Table 1 lists an example of values of radii of curvature of the lenses forming an f-theta scan lens 20. In addition, Table 1 lists examples of radii of curvature of first and second achromatic doublets forming an embodiment of the beam expansion optics 14, Furthermore, various thicknesses and relative distances are listed for the optical elements. Table 1 also lists lens materials use for the f-theta scan lens 20.
Scan Lens 1
Scan Lens 2
Scan Lens 3
Scan Lens 4
Scan Lens 5
The scan angle variation in GDD and the radial offset variation in GDD of the f-theta scan lens 20 can be minimized through the selection of the lens attributes, lens materials, lens placement, or the like.
Table 1 gives an example of dimensions and materials for the beam expansion optics. In addition, Table 1 describes the relative placement of the beam expansion optics relative to other optical components in the scanning optical system.
Although particular examples of focal lengths, beam expansion ratios, scan angle ranges, laser beam parameters, and the like have been described, any variety of combinations may be used according to the requirements of the scanning optical system.
In another embodiment, a scanning optical system includes means for generating an ultra short light pulse, means for adjusting the dispersion of the ultra short light pulse, means for deflecting the ultra short light pulse through a scan angle, and means for focusing the ultra short light pulse on a plane. The means for focusing has a substantially uniform group velocity dispersion versus scan angle. In addition, the means for focusing can have a substantially uniform group delay variation and group delay dispersion versus relative radial pupil height.
The means for generating an ultra short light pulse includes any device capable of generating a pulse of light having a duration less than about 1000 ps. An example of the means for generating an ultra short light pulse is the optical source 10 described above.
The means for adjusting the dispersion of the ultra short light pulse includes any device capable of adjusting the induced dispersion of a pulse of light. For example, the DCS 12 described above may be a means for adjusting the induced dispersion. In addition, chirped mirrors may be part of the means for adjusting the induced dispersion.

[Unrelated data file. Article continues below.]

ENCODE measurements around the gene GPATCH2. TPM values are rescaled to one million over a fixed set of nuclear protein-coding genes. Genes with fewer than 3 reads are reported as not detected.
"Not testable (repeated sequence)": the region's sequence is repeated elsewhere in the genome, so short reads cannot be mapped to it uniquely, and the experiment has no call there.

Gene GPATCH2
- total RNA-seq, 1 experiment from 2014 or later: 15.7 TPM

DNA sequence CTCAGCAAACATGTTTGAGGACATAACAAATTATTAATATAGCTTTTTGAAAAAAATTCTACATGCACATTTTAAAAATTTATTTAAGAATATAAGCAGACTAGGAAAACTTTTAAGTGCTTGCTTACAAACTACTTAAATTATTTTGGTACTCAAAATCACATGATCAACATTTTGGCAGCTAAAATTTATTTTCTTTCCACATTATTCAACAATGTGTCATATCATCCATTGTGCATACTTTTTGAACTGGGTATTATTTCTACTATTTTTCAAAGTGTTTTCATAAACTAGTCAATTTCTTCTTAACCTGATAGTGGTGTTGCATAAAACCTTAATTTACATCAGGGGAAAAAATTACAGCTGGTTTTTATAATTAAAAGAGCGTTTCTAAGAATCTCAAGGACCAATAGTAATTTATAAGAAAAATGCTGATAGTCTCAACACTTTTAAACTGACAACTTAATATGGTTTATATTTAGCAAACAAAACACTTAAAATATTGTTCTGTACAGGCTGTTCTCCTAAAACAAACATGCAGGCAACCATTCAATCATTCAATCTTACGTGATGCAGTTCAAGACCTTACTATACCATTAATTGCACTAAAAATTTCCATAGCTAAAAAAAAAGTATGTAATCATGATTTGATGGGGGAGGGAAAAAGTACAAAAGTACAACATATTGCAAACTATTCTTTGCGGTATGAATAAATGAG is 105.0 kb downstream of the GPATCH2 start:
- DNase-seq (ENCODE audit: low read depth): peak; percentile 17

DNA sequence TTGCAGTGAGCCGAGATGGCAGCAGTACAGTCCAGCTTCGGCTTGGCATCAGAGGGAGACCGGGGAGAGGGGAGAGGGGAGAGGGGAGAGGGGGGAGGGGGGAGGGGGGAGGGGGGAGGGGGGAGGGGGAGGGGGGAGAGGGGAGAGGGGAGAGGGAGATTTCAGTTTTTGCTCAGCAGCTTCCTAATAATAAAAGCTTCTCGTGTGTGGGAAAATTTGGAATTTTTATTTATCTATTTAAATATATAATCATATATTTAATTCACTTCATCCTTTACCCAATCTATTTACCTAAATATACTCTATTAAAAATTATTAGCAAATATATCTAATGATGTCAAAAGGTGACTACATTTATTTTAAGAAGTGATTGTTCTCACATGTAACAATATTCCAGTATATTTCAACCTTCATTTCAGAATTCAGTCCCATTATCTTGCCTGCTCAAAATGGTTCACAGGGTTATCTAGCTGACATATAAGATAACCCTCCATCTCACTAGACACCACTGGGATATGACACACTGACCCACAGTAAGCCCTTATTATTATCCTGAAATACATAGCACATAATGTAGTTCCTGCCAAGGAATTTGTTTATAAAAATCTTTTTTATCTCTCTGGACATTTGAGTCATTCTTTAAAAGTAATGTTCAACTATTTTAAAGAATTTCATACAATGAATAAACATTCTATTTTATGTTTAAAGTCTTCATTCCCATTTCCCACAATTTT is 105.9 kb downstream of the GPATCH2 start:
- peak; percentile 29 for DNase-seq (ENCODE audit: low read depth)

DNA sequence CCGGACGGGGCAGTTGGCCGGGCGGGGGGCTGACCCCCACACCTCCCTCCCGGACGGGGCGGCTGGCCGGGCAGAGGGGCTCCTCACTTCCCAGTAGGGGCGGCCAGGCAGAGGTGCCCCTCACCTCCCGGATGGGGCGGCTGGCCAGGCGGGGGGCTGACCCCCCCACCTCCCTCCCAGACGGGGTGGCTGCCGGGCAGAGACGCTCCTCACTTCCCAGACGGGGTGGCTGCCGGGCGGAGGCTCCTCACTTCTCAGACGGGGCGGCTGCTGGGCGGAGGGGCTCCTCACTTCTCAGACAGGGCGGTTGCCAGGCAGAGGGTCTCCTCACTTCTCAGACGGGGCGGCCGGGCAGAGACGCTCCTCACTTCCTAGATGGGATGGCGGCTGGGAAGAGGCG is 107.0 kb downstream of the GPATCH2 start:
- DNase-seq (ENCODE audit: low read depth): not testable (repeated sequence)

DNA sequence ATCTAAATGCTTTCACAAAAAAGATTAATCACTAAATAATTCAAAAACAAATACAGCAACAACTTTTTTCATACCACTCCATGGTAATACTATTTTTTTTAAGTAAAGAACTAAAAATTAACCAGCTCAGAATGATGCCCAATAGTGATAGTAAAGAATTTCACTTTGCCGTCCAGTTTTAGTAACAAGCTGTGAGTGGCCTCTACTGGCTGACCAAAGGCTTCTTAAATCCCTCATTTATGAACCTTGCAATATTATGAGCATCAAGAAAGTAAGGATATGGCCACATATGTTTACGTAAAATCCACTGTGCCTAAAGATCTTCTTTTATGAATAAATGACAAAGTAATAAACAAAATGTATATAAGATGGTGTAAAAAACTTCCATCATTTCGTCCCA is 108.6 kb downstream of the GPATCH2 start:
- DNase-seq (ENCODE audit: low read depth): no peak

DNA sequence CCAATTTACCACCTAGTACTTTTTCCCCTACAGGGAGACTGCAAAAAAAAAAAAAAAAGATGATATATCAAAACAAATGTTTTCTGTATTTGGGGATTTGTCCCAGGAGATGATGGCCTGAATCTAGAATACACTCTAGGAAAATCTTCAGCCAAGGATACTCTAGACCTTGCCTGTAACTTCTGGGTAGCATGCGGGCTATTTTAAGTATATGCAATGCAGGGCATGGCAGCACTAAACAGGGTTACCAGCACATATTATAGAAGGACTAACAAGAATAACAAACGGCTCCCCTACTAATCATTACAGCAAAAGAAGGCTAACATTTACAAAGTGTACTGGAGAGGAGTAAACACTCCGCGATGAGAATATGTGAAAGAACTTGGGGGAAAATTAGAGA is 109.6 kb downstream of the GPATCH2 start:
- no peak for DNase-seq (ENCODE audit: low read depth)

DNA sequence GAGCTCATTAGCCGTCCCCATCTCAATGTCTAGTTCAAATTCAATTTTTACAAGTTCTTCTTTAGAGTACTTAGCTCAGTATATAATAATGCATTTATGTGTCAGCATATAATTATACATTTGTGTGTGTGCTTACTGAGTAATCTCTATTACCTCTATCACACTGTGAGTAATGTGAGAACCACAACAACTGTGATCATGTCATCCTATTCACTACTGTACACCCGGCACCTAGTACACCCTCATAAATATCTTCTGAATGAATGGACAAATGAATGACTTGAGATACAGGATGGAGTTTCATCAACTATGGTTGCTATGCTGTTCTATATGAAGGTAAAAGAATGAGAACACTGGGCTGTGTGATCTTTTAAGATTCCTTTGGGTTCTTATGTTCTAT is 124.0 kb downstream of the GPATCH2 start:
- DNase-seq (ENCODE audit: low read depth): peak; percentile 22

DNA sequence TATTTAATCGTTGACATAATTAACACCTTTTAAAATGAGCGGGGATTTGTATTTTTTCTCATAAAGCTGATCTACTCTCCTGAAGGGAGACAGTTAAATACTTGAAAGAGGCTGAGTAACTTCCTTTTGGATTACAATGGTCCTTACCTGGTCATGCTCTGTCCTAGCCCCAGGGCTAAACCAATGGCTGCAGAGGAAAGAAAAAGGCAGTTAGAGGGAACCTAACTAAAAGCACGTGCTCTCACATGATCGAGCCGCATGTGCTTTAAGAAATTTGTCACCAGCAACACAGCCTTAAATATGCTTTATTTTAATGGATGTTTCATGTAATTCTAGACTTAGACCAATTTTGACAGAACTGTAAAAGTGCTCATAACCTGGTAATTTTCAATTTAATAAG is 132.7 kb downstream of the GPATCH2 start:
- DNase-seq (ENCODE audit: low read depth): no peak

The means for deflecting the ultra short light pulse through a scan angle includes any device capable of deflecting a light beam. For example, the optical deflector 16, described above, can be the means for deflecting the ultra short light pulse.
The means for focusing includes any device, structure, system, or the like capable of focusing an ultra-short pulse of light where the group velocity dispersion variation is substantially uniform. In addition, the group delay dispersion variation of the means for focusing can be substantially uniform over relative radial pupil height, and the group delay dispersion of the means for focusing can be substantially uniform over a scan angle. An example of the means for focusing is an f-theta scan lens 20 described above. In addition, another example is a combination of the f-theta scan lens 20 and a chirped mirror or other structure capable of imparting angularly varying group delay distortion.
The term substantially a minimum has been used to describe the variation in GD and GVD coefficients versus a variety of parameters. Substantially a minimum is relative to the pulse width of the ultra-short pulse optical source. As the pulse width increases, a parameter that is substantially a minimum may have an increased variability. The limit on the variability to still be considered substantially a minimum is defined by its affect on the ultra-short pulse. Thus, a maximum amount of variability is an amount that will not significantly distort an ultra-short pulse.
It will be appreciated that various of the above-disclosed and other features and functions, or alternatives thereof, may be desirably combined into many other different systems or applications. Also that various presently unforeseen or unanticipated alternatives, modifications, variations, or improvements therein may be subsequently made by those skilled in the art which are also intended to be encompassed by the following claims.
|Cited Patent||Filing date||Publication date||Applicant||Title|
|US5835280||Apr 22, 1997||Nov 10, 1998||Eastman Kodak Company||F-θ lens|
|US5969877||Nov 26, 1997||Oct 19, 1999||Xerox Corporation||Dual wavelength F-theta scan lens|
|US20040231682||May 19, 2004||Nov 25, 2004||Richard Stoltz||Scanned small spot ablation with a high-rep-rate|
|U.S. Classification||359/206.1, 359/662|
|Cooperative Classification||G02B27/0031, G02B13/0005, G02B26/125|
|European Classification||G02B27/00K1, G02B13/00A, G02B26/12F|